Image Description: Two carved pumpkins glowing in the dark. Image courtesy of Unsplash.
Hello Datascapers! We’ve now arrived at my favorite month of the year, where I like to change my Twitter handle to something a bit more spooky, drink lots of hot apple cider, and take all the flannels stored in my closet and move them into my regular rotation of outfits. In the name of the season, I’d like to start off this week’s post with a short horror story:
Picture yourself as a CMU student in the first day of class, excitedly learning about the topics you’re going to cover over the course of the semester. As you look through the syllabus, your eyes widen as it becomes painfully clear that you will need more knowledge of a certain programming language than you already have in order to succeed in the class. You panic, realizing you’d have to teach yourself this language while taking the class itself. Suddenly, this class just got a lot more spooky. Or, if you aren’t a student, picture yourself collaborating on a project with another researcher who exclusively uses R, and they send you a bunch of code that you’re not sure how to work with. The manuscript from this project is due to the editors in a week, and you’ve got to figure out how to learn enough R to work with this code, while writing your portion of the manuscript, while teaching classes, while trying to get the thousands of other things done on your list. As a researcher myself, I’m not sure what’s spookier: realizing you don’t have the skills to effectively collaborate within your team, or Freddy Krueger.
In a world where we already have so many other things going on, realizing that we need to quickly learn an entirely new programming language or computational skill can be….wait for it…..spooky. But what if I told you that CMU Libraries offers access to free workshops where you could learn the foundations of certain programming languages and computational skills in a 2-day period? I am devoting this week’s Tartan Datascapes post to the Carpentries, a community of instructors and supporters who provide online resources and 2-day in-person workshops to teach introductory computational and data science skills to students, postdocs, staff, and faculty across the world. Here’s their mission statement from their website:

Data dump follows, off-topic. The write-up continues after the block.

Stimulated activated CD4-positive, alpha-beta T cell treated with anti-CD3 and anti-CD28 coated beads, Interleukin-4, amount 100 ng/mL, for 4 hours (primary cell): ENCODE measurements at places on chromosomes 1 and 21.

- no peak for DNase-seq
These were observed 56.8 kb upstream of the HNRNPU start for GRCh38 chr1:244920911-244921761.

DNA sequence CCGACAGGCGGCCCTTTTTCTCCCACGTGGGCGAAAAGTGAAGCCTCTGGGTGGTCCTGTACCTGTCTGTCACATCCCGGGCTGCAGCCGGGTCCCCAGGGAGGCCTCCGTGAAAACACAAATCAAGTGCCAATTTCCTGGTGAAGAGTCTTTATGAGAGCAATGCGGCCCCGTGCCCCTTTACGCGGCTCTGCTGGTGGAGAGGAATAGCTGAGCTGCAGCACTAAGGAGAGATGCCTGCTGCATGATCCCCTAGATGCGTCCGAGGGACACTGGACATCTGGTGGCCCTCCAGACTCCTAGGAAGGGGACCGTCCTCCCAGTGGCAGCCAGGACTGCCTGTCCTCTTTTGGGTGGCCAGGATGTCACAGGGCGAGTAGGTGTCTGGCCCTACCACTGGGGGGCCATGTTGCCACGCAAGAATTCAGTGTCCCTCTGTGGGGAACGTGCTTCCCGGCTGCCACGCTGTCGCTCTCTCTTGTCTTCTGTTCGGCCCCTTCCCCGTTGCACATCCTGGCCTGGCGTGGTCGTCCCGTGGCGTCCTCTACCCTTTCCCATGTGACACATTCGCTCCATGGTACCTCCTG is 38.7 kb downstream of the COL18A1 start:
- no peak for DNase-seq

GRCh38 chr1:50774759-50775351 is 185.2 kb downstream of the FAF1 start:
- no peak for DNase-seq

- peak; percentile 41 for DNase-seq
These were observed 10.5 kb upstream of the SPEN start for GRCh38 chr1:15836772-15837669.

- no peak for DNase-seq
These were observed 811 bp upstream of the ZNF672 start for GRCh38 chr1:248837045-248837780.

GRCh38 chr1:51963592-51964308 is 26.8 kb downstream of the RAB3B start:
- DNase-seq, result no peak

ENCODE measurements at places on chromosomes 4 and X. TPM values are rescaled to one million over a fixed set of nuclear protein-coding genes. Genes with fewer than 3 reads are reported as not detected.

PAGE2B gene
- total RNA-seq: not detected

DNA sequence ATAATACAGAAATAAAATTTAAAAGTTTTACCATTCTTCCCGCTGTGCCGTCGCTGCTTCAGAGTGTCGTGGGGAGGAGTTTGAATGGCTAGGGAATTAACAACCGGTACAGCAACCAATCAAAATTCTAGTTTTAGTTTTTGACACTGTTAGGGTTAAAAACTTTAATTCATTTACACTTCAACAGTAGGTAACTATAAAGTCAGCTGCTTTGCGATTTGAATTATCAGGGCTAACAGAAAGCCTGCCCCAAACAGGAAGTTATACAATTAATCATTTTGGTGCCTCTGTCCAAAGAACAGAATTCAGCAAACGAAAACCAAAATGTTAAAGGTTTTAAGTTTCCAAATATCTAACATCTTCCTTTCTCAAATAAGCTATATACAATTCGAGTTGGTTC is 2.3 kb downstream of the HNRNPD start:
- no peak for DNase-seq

The Carpentries builds global capacity in essential data and computational skills for conducting efficient, open, and reproducible research. We train and foster an active, inclusive, diverse community of learners and instructors that promotes and models the importance of software and data in research. We collaboratively develop openly-available lessons and deliver these lessons using evidence-based teaching practices. We focus on people conducting and supporting research.
The Carpentries is comprised of three communities of instructors and workshops: Software Carpentry, Data Carpentry, and Library Carpentry. The Software Carpentry lessons are aimed at teaching basic lab skills for research computing, and include lessons like “Version Control with Git,” “Plotting and Programming in Python,” and “R for Reproducible Scientific Analysis.” The Data Carpentry lessons focus on fundamental data skills needed to conduct research, with the broader goal of supporting widespread data literacy. They have workshops where you can learn data skills across several disciplines, including ecology, genomics, social sciences, and geospatial science, as well as curriculum in development for digital humanities, image analysis, economics, and astronomy. The topical areas include spreadsheet organization, OpenRefine, SQL, and Data Analysis and Visualization in R and Python. Finally, the Library Carpentry workshops teach software and data skills for people working in library- and information-related roles, and include lessons on Unix, OpenRefine, Git, webscraping, and Python. Simply put, there’s something for everyone!